. . . until the New Hampshire primary. Really and for true this time.
Why should being a creationist disqualify someone from being President? I've been thinking about this recently, what with former Arkansas Governor Mike Huckabee now in the running. Like his compadre Sam Brownback (Christianist - KS), Huckabee believes that students should be exposed to both evolution and creationism in the public school classroom.
On the one hand, this seems to be the silliest issue possible. As Republican Representative Chris Shays (CT) puts it,
while Rome's burning, we're eating grapes. I mean, the thought that we would have a debate in the Senate about creationism and scientific evolution, and that we would focus on this issue blows me away.
But the debate is there not because of scientific uncertainty, and not even because of religion. The debate is ultimately about power.
The only episode of Star Trek: The Next Generation that I forbade my kids to watch when they were youngsters was Chain of Command. In that two-parter, Picard is captured by the Cardassians and tortured horribly. There is seemingly no point to the torture; Picard's captor doesn't demand that he reveal Federation secrets. Instead, he shows Picard a row of four bright lights and asks him how many lights there are. When Picard answers factually--four--he is subjected to agonizing pain. His torturer insists there are actually five. Picard refuses to agree, and the pain is repeatedly inflicted upon him. By the end of the episode, a degraded, broken Picard is on the verge of admitting that he does indeed see five lights.
Certainly the scene of torture is not child's fare. But even after my kids were older and watching scenes that were more bloody and painful, I still denied them Chain of Command. The idea of being tortured into denying reality was deeply unsettling to me, and I wanted to protect my sons from it for as long as possible.
The whole TNG scene is derived from Orwell's 1984, when Winston Smith wonders what would happen if the state declared that 2 + 2 = 5 and everybody believed it; would it then be true? Smith writes, "Freedom is the freedom to say that two plus two make four. If that is granted, all else follows."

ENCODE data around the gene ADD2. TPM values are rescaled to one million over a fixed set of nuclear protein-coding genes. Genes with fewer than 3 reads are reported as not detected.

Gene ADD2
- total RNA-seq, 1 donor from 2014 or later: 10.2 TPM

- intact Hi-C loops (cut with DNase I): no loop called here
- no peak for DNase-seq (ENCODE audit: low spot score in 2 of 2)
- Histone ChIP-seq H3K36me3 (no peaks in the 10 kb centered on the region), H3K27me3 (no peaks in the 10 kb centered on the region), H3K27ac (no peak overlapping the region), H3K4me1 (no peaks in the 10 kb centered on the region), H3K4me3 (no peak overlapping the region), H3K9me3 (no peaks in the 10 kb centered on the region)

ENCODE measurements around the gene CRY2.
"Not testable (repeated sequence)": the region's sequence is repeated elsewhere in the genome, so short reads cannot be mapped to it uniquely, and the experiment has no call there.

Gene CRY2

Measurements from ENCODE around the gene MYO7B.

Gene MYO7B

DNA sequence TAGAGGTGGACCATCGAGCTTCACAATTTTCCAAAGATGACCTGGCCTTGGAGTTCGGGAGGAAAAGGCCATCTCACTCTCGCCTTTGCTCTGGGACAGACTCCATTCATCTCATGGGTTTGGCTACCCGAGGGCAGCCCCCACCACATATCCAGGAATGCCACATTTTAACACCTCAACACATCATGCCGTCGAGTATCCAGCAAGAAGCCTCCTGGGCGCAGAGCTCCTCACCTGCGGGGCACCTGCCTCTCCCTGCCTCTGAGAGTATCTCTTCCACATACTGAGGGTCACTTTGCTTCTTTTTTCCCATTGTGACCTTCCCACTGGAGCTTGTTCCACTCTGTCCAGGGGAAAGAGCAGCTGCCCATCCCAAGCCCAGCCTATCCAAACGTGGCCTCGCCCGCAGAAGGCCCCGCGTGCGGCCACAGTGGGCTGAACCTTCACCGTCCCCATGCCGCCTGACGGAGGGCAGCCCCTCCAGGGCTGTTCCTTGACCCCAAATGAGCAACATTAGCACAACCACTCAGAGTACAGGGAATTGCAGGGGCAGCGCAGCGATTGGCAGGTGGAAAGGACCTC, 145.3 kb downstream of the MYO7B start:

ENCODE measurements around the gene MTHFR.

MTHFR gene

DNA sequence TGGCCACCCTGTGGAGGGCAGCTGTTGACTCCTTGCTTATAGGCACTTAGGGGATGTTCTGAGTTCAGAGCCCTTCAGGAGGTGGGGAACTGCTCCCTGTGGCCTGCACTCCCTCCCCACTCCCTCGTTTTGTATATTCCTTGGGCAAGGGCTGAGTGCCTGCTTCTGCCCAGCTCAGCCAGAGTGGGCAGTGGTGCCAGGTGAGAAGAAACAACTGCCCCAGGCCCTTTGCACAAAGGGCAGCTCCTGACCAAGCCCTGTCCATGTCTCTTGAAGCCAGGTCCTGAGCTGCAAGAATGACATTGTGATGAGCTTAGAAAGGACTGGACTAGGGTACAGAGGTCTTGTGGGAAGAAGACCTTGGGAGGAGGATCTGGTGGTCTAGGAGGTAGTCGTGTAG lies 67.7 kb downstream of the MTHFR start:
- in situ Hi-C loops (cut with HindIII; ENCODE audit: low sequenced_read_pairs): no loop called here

Making people deny reality is the ultimate exercise of power. In an inversion of Orwell, I would say that once that occurs, all else follows.
Science in general, and evolution in particular, are grounded in observable reality. Causing people to question that reality--or at least to give unreality equal time--is a first step to the destruction of thought and of resistance to tyranny. Orwell and the Star Trek writers knew this.
We are now in the seventh miserable year of being governed by an administration that believed itself so powerful that it could create its own reality. Lately it has begun to get its comeuppance, but only after the deaths of thousands of Americans and tens of thousands of Iraqis.
In the background, according to Chris Hedges, is a frightening movement that reaches into all levels of government:
[T]he powerbrokers in the Christian Right have moved from the fringes of society to the floor of the House of Representatives and the Senate. Christian fundamentalists now hold a majority of seats in 36 percent of all Republican Party state committees, or 18 of 50 states, along with large minorities in 81 percent of the rest of the states. Forty-five Senators and 186 members of the House of Representatives earned between an 80 to100 percent approval ratings from the three most influential Christian Right advocacy groups - The Christian Coalition, Eagle Forum, and Family Resource Council. Tom Coburn, the new senator from Oklahoma, has included in his campaign to end abortion: a call to impose the death penalty on doctors that carry out abortions once the ban goes into place. Another new senator, John Thune, believes in Creationism. Jim DeMint, the new senator elected from South Carolina, wants to ban single mothers from teaching in schools.
Evolution is the canary in the coal mine of enlightenment, of science, of reality itself. When it finds it hard to breathe, that is a clear sign that the atmosphere has become toxic. Again, Chris Hedges, from his new book, American Fascists:
The goal of creationism is not to offer an alternative. Its goal is the destruction of the core values of the open society--the ability to think for oneself, to draw independent conclusions, to express dissent when judgment and common sense tell you something is wrong, to be self-critical, to challenge authority, to advocate for change and to accept that there are other views, different ways of being, that are morally and socially acceptable.
This, then, is my single issue, and why Mike Huckabee will only get scorn from me.